rek said,
"...the person who puts the tape on the paper can wrap the rollers...if the paper dont come up the twenty year operator aint runnin..."

Also, the much lower paid part-time mailer downstairs can jam their stackers and if he doesn't run, the twenty year operator ain't runnin' either. Point is, wages are market driven and based on what it takes to get competent, reliable help. Wages are not based on what the lazy or incompetent can jack-up.

I think it is a good thing we are highly paid. I would not like to see that changed. However, in return everyone should give all they have, everyday, to get the best paper to our readers' on-time. Therein lies the only chance of saving our asses.

rek said...

to grandspud
couldn't have put itbetter

Anonymous said...

Ronnie this is what you wanted ! The company gave you everything and that wasn't good enough. Now you have to fight for everything and your not used to this concept ..

I think you are realizing the company isn't going to coddle you anymore.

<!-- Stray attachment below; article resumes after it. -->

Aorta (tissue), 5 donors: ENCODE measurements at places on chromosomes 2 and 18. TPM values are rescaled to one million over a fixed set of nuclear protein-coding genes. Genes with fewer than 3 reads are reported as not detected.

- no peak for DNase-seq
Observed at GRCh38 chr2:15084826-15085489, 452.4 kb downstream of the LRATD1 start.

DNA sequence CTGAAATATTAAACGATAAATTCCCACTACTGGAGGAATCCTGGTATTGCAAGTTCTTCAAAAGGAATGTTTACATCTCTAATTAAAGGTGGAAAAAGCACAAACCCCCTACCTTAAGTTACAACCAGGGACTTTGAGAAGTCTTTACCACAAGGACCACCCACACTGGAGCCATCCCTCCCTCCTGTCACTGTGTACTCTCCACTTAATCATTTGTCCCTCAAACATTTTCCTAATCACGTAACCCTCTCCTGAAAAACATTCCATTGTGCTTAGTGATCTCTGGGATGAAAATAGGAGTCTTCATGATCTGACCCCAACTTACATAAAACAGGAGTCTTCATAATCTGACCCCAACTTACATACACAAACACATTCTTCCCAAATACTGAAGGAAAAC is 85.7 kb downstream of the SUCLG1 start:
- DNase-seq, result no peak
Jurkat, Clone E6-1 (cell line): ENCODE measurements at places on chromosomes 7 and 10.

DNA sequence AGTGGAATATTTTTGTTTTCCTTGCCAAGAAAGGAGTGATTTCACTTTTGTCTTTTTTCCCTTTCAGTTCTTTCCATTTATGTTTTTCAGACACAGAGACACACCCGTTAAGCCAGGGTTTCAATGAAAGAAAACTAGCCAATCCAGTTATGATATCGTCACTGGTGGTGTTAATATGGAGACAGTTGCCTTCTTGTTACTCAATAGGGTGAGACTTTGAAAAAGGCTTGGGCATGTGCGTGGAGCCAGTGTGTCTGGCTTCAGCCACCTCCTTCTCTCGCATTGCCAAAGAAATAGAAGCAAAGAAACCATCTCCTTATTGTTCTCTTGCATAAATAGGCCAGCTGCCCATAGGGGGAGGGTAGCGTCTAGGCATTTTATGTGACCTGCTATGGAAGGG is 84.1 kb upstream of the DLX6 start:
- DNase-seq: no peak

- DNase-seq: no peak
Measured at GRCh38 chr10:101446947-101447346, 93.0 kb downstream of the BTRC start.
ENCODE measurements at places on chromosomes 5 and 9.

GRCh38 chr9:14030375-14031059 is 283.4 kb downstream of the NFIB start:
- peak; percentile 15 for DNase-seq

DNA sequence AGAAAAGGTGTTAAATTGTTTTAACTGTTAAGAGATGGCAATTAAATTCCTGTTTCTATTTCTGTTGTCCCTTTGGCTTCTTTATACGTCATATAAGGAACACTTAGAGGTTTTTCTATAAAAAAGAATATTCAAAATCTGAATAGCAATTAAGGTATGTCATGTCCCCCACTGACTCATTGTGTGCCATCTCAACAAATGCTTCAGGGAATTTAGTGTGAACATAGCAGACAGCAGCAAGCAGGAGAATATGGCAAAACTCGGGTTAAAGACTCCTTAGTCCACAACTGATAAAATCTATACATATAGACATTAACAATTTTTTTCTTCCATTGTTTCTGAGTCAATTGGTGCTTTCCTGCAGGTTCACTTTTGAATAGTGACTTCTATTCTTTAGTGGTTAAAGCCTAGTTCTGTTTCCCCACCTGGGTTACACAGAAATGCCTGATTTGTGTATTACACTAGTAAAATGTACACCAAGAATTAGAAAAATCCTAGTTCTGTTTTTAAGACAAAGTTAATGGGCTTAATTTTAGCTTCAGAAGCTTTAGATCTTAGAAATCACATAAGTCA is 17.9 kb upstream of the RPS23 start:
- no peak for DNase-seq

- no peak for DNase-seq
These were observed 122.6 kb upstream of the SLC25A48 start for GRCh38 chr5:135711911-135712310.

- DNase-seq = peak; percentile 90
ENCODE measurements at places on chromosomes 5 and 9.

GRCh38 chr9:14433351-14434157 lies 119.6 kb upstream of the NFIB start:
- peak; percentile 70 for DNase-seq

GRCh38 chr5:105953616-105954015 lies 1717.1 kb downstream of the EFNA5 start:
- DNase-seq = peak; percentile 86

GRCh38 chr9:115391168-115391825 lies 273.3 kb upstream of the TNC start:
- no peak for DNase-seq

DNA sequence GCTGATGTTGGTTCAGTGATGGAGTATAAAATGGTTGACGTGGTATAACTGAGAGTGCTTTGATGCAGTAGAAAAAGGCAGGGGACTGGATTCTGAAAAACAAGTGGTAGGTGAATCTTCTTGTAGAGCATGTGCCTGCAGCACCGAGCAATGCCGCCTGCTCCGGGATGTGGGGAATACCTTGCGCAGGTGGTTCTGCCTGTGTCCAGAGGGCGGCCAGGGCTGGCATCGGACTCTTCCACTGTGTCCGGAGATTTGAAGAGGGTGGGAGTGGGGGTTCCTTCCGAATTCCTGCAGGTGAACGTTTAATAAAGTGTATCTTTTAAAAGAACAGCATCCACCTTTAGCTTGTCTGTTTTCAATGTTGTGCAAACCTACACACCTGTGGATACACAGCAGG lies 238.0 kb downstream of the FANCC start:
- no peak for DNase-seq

eddo said...

Ronnie, You may be better off staying at the bargaining table til the newspaper folds.

When I was a manager there, it appeared to me that the VPs were intentionaly driving you in the direction of a union. In either case, you have lost a lot, and stand to lose a lot more.

I like your solidarity stance, because, united you stand, devided you fall. One for all and all for one.


Anonymous said...

Unfortunately Eddo the company can eventually declare an impasse and then implement their "last and best offer". It then becomes known as posted working conditions. Then the union either has to accept the conditions or go on strike. Hopefully it never gets to that.

Anonymous said...

EEEHaw. The post card is great when you link to the full article. It is perfect. I was thinking about starting a blog called L.A. Times Best in Class - Kiss My Ass.-with a picture similar to the post card of course.